Shawnee Love • April 11, 2019
The most heated discussion I have ever witnessed between HR people was on the topic of whether to google an applicant.
The debaters had polar opposite opinions. I have taken the liberty of summarizing their reasons:
The No Side
Privacy: It is a breach of privacy if the candidate didn’t share his or her profiles with you.
Ethics and Legal Concerns: It risks Human Rights violations if you find out information regarding the person or his/her situation (e.g., mental and physical health status, race, religion, colour, sexual identity, pregnancy, drug use, etc.) and that information despite being unrelated to job performance causes you not to hire the person
Fairness: Mistaken identity can easily occur. If you don’t hire someone because of what you see online and it turns out it wasn’t them, that is unfair (and potentially a loss to your organization).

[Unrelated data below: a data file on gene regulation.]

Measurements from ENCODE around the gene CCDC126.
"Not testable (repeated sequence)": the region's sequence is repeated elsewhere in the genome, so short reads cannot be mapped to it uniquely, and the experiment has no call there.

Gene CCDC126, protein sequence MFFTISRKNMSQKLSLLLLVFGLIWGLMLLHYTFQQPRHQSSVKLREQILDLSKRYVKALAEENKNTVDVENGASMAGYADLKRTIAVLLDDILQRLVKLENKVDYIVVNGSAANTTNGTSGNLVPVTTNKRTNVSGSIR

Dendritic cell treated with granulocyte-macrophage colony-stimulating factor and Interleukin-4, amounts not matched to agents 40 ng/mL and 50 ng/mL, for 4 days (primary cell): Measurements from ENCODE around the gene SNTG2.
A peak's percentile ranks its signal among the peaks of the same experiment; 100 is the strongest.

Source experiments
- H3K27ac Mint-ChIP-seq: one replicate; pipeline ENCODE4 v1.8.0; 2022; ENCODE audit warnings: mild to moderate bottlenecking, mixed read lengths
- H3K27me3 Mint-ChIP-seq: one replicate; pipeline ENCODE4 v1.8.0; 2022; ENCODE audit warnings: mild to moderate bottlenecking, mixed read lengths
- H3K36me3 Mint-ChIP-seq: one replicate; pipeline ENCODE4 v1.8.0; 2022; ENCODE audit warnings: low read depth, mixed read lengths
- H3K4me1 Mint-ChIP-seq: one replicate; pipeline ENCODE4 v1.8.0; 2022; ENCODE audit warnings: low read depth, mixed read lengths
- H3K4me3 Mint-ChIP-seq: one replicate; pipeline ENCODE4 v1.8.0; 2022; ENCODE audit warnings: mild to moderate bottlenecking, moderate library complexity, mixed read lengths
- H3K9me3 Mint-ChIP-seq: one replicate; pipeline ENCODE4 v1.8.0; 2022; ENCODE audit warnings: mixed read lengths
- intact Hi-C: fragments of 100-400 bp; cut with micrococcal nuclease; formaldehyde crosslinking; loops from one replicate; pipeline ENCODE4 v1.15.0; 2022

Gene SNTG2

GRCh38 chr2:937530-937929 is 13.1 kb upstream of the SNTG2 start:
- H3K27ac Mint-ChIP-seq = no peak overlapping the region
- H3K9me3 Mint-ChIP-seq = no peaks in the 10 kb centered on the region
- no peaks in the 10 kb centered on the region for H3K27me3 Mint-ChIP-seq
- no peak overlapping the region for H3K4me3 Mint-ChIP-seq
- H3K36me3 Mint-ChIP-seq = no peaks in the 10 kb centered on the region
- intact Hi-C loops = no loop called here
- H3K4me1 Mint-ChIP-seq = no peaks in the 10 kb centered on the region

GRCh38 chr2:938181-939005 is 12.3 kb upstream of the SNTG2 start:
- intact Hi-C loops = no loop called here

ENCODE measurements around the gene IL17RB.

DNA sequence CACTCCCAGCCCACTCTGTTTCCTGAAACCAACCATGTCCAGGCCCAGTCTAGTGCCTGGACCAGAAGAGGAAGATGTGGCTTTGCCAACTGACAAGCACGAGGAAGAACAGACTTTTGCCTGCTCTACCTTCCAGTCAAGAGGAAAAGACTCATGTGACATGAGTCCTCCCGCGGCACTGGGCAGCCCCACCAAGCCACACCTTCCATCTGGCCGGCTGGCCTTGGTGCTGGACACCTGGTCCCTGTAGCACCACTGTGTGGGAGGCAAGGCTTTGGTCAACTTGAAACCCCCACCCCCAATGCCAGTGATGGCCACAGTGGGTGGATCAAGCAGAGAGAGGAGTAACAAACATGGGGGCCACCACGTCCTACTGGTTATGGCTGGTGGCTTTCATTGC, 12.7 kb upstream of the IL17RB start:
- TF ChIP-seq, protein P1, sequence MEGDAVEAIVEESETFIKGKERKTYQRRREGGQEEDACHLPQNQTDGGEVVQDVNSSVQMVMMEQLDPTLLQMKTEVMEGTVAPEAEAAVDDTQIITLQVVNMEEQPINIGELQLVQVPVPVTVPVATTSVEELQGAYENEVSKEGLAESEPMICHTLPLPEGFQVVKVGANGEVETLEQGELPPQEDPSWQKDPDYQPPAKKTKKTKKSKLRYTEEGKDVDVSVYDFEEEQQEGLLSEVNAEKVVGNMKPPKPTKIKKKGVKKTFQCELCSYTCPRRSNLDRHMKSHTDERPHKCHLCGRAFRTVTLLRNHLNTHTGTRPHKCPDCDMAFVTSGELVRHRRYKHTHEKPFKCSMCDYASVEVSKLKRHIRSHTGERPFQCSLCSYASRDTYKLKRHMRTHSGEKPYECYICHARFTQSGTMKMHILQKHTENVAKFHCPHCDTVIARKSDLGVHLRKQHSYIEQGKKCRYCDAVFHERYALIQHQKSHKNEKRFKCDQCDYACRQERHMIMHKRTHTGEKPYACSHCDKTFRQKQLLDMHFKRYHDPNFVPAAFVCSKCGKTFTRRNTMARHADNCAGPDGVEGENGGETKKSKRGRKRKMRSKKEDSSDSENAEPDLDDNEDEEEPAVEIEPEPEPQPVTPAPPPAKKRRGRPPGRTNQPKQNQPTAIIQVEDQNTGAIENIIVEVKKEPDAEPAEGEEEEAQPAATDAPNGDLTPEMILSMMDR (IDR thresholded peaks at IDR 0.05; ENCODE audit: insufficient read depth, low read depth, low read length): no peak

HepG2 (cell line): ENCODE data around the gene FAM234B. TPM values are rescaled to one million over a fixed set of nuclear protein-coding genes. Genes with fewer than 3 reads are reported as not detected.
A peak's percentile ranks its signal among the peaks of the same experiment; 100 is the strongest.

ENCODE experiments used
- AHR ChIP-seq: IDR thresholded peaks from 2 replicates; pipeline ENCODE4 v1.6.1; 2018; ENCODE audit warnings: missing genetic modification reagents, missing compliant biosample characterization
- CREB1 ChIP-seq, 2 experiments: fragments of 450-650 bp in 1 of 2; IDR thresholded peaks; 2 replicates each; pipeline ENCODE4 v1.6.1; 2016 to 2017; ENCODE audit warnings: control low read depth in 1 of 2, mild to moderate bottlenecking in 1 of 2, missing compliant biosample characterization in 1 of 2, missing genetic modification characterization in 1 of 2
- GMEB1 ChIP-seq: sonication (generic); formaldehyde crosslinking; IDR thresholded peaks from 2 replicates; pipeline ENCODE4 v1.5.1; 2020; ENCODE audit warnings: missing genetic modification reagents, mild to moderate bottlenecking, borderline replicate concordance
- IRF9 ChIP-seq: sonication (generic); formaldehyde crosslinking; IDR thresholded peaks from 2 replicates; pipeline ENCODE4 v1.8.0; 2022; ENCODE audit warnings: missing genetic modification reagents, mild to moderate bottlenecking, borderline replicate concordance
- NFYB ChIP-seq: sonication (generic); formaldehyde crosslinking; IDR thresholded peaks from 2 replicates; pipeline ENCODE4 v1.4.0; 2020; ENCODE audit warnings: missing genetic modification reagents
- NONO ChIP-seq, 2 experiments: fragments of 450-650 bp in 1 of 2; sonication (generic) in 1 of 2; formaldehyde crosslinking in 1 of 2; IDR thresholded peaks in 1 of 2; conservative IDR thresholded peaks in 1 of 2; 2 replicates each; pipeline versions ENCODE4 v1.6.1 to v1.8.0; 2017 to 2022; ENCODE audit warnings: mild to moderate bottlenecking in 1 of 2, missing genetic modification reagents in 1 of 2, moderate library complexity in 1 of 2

The Yes Side
Fear of Guilt by Association: If it is online and publicly accessible and you hire the person, your company may become associated. Great if the candidate’s reputation is stellar, but terrible if the person has done or said awful stuff.
Insight into Character: We hire the whole person, so it pays to know who all we are hiring. Evidence of poor judgment online can be the tip of the iceberg. Do you really want to invite a problem into your organization?
Risk Reduction: Missing out on someone who could be good because of what you see online is less risky than hiring someone who could be bad because you didn’t look online.
Communication Skills: Communicating is required in almost every job. Online communications while typically casual, show you how the person comes across in their natural state, i.e., after probation is completed.
Social Networking: Social media posts and the volume of likes and connections demonstrate how well someone does as social networking. If that is a responsibility of the job, doing a google search is pretty much a necessity.
Although I wasn’t one of the debaters, I lean to the Yes side. Certainly their are risks if done inappropriately, but it is my opinion that for an ethical employer, the risks are far greater of ignoring social media as a source of information. Any questions, we are here to help!